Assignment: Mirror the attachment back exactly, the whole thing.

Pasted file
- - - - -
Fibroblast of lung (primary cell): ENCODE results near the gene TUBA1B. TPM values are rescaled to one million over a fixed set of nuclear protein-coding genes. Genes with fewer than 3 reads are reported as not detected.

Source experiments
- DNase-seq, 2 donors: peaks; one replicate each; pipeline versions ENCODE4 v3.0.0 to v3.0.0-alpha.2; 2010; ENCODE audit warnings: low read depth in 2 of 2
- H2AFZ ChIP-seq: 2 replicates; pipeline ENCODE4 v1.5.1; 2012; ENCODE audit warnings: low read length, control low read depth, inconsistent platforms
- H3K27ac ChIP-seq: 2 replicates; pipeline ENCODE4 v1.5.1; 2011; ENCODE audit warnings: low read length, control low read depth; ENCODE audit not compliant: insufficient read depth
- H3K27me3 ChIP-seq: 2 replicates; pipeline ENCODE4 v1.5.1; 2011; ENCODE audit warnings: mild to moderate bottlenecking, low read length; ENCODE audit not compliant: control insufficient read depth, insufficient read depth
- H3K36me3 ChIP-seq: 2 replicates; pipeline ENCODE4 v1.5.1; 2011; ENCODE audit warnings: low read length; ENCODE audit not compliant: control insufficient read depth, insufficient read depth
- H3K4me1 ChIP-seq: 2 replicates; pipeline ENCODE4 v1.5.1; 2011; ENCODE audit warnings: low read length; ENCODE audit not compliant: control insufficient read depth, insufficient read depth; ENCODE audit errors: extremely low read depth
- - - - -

Fibroblast of lung (primary cell): ENCODE results near the gene TUBA1B. TPM values are rescaled to one million over a fixed set of nuclear protein-coding genes. Genes with fewer than 3 reads are reported as not detected.

Source experiments
- DNase-seq, 2 donors: peaks; one replicate each; pipeline versions ENCODE4 v3.0.0 to v3.0.0-alpha.2; 2010; ENCODE audit warnings: low read depth in 2 of 2
- H2AFZ ChIP-seq: 2 replicates; pipeline ENCODE4 v1.5.1; 2012; ENCODE audit warnings: low read length, control low read depth, inconsistent platforms
- H3K27ac ChIP-seq: 2 replicates; pipeline ENCODE4 v1.5.1; 2011; ENCODE audit warnings: low read length, control low read depth; ENCODE audit not compliant: insufficient read depth
- H3K27me3 ChIP-seq: 2 replicates; pipeline ENCODE4 v1.5.1; 2011; ENCODE audit warnings: mild to moderate bottlenecking, low read length; ENCODE audit not compliant: control insufficient read depth, insufficient read depth
- H3K36me3 ChIP-seq: 2 replicates; pipeline ENCODE4 v1.5.1; 2011; ENCODE audit warnings: low read length; ENCODE audit not compliant: control insufficient read depth, insufficient read depth
- H3K4me1 ChIP-seq: 2 replicates; pipeline ENCODE4 v1.5.1; 2011; ENCODE audit warnings: low read length; ENCODE audit not compliant: control insufficient read depth, insufficient read depth; ENCODE audit errors: extremely low read depth